By David Hunter
Quaregnon – Dour 199km
The hipster world championship.
Just like last year, the organisers have tinkered with the lap circuit and the cobble sectors. After missing out last year, Rue du vert Pignon is back in the race, although the road book doesn’t seem to mention it! This is the easiest sector, but the longest, at 1.4km.
After this, the bunch have to tackle Côte de la Roquette, which is a two star sector and 500m in length. This is another easy sector and shouldn’t put any riders into difficulty. Straight after it comes Chemin de Wihéries, which is 400m and the cobbles are tough.
Next up is Côte des Nonettes which was introduced to the race last year, it might only be 300m but it’s uphill and a real lag sapper. The final sector is Rue de Belle Vue, and is the toughest of the race. It is 700m long which means it’s long enough for riders to be put under pressure and it also usually features large puddles! Please note this means we have 5 sectors of cobbles this year, one more than we usually get, which will obviously make the race harder.
The final 3km is a grind. Coming at the end of a tough race, we usually see the riders crawl up to the finishing line. It’s a tricky end to a demanding race.
Could be a little rain around, but not much. The wind is due to come from the west and will gust up to 33km/h. Given some of the exposed sections, this is enough to split the race.
As this is such a cool race, I thought why bother with just one rider helping out, let’s go with two. First up is Alex Kirsch, second here back in 2017 and a man that Trek-Segafredo have high hopes for.
6th in 2018 and 2nd in 2017, what is it about this race that suits you?
“Probably the cobbles. The amount and frequency as they come in the 2nd half of the race. Add some wind or bad weather conditions and it’s always going to be hard.”
What are the crucial points on the circuit?
“I’d say the first big crucial point is the first lap. The bunch is going to lose a lot of riders and from there on it’s going to get smaller and smaller. Otherwise Côte de la Roquette immediately followed by Wihéries is important too.”
The organizers have decided to have more cobbles this year. What impact do you think this will have on the race?
“I heard that too but haven’t looked into it in detail yet, it’s been a busy opening weekend! In theory it should make it harder and easier for the guys with good legs to make a difference.”
How are you so good at riding in the wind?
“Good question! There is a bit of work behind it: checking the wind, maps, analyzing race situations and thinking 2-3 steps ahead. But then you also need a good kick to actually make the front group, technique is also important. I see a lot of riders who are strong enough to be in the first group but have no clue what they are doing. It also helps to be in a team like Trek, with Jasper and Eddy being good in crosswinds too.”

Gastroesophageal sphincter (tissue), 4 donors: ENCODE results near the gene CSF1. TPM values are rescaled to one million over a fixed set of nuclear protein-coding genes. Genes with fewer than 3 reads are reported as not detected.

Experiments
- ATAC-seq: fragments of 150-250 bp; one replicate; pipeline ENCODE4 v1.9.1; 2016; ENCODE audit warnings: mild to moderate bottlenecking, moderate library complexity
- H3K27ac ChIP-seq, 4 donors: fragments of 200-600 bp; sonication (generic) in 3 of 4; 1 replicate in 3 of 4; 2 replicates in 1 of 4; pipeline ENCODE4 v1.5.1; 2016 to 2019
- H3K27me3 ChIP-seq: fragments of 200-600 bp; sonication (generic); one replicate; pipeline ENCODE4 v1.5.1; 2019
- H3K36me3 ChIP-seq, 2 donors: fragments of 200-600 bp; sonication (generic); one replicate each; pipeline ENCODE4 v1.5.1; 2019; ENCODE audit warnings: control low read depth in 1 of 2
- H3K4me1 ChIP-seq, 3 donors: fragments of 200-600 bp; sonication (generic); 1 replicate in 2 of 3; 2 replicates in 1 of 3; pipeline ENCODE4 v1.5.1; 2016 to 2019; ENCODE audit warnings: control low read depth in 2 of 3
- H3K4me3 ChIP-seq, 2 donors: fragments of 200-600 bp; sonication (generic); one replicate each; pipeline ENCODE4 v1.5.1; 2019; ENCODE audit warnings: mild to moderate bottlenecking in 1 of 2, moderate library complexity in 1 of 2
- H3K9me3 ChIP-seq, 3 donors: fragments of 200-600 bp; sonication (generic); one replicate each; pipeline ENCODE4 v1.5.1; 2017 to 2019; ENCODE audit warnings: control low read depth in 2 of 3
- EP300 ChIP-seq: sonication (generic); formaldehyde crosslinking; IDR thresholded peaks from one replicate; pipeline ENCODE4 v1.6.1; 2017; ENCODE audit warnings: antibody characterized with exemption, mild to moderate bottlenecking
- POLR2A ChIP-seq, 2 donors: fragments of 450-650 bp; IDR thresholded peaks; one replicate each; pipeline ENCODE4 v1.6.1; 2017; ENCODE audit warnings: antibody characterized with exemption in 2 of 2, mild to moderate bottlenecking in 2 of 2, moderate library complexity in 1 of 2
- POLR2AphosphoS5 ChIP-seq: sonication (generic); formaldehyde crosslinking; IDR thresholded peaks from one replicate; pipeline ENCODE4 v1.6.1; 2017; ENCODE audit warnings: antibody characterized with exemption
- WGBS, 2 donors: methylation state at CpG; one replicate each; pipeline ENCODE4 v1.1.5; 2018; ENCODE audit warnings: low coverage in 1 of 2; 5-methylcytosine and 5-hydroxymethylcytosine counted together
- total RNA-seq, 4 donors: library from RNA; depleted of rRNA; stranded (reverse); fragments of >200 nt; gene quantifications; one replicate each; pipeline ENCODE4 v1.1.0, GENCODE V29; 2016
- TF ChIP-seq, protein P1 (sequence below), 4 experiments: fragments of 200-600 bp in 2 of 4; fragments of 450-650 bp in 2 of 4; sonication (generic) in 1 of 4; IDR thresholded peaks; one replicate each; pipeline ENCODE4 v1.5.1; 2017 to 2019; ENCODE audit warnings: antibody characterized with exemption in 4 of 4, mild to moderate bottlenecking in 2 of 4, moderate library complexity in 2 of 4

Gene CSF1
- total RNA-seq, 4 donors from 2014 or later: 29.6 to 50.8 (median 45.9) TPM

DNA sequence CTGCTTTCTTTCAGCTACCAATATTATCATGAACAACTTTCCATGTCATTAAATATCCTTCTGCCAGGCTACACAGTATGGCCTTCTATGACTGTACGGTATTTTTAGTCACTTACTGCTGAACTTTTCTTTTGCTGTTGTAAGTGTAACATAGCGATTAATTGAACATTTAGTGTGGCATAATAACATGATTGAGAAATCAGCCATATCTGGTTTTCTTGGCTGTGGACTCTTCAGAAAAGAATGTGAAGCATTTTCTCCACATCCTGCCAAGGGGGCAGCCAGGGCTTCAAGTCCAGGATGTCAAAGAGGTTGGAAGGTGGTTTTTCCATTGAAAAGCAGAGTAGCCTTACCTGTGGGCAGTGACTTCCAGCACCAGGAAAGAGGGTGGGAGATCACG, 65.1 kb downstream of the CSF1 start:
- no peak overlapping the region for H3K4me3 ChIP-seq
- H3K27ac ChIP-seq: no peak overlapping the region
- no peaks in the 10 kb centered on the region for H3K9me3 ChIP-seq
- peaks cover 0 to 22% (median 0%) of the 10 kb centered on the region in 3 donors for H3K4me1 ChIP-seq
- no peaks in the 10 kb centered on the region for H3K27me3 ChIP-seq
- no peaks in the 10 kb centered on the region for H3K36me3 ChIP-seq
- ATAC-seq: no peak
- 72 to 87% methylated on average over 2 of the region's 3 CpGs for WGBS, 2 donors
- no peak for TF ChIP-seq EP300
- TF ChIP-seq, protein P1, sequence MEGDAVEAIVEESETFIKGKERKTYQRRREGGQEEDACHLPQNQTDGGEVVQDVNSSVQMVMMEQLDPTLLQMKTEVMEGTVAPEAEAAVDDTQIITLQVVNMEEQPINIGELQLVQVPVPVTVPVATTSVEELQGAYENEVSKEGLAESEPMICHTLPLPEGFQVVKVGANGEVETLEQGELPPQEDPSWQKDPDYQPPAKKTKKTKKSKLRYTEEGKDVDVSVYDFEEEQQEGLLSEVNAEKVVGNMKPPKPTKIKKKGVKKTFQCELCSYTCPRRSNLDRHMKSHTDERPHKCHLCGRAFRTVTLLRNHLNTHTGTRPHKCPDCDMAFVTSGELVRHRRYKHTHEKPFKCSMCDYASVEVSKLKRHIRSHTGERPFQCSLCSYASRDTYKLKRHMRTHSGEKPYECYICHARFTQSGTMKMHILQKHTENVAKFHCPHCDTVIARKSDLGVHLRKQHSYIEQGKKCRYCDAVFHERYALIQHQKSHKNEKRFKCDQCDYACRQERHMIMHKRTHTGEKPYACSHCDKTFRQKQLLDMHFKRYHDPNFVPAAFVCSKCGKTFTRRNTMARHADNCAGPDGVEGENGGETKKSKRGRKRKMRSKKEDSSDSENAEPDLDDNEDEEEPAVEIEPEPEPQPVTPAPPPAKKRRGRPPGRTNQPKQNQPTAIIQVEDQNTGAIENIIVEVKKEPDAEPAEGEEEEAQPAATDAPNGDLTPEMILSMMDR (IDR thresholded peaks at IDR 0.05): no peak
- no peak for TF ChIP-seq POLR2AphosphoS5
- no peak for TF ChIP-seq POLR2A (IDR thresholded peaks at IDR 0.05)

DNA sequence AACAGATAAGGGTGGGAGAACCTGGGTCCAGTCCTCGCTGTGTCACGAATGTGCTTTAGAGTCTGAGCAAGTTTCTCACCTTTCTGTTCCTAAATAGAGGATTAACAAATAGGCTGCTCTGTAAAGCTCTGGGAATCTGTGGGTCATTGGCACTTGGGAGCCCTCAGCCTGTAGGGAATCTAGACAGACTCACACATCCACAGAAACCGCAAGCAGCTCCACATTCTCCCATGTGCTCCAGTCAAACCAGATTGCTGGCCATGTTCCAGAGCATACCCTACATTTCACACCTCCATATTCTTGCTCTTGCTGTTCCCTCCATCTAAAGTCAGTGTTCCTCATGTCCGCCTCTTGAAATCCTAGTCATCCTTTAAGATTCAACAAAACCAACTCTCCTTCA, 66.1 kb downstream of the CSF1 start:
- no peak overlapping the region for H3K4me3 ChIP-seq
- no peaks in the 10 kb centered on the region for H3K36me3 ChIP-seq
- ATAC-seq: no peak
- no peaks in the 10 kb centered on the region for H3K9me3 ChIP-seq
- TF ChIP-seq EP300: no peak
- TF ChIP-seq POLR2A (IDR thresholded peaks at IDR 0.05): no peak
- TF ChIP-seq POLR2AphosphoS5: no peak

What are your hopes for this race?
“Well we had a lot of success already with the team and I want us to continue this way. Personally, I’d like to improve on my 2017 result!”
Next in the interview chair is Tim Declercq of QuickStep. He was agonisingly close to winning this race last year, which would have been his first pro win. Tim is without doubt the best domestique in the world, but we saw in Omloop that when he gets a chance to shine, he can also perform well.
We need to talk about Omloop, that was one hell of a ride. 5th was an incredible result considering how much work you got through. What did you think of your day?
“I have to say I was also a bit surprised that I could ride the final for the first time in my life. Of course, it helped that because of the wind and echelons I didn’t have to ride on the front to control the breakaway. Then I did everything to bring Lampie into the best possible position. Only after I was dropped on the Muur I shifted my focus to trying to make a personal result.”
Last year you were very close to winning this race. What do you remember about that day?
“Yeah it’s one of my favorite races of the season. I still cannot stand to watch the images of last year with my 70 RPM big gear.”
What are the crucial points on the circuit?
“The thing that I like most about this race is that it can happen anywhere on the local circuit. Of course, you need to be in front on the cobbled sections but a lot of time the break goes on the parts in between.”
You are known as one of the best domestiques in the world. How does it feel to get some freedom in a race like this?
“I know I will always be a domestique because I lack the explosivity to finish off a race. However, it’s nice to sometimes do my job a bit more into the final.”
Just how good is it to ride for a team like QuickStep?
“It was and will always be the team of my dreams. 10 years ago, I would never have dreamed to be riding for this team, and it’s still really great to be part of the family. Everybody appreciates the job I do and we’re all happy for anybody if they take a win. That’s a bit of the secret of our team I suppose.”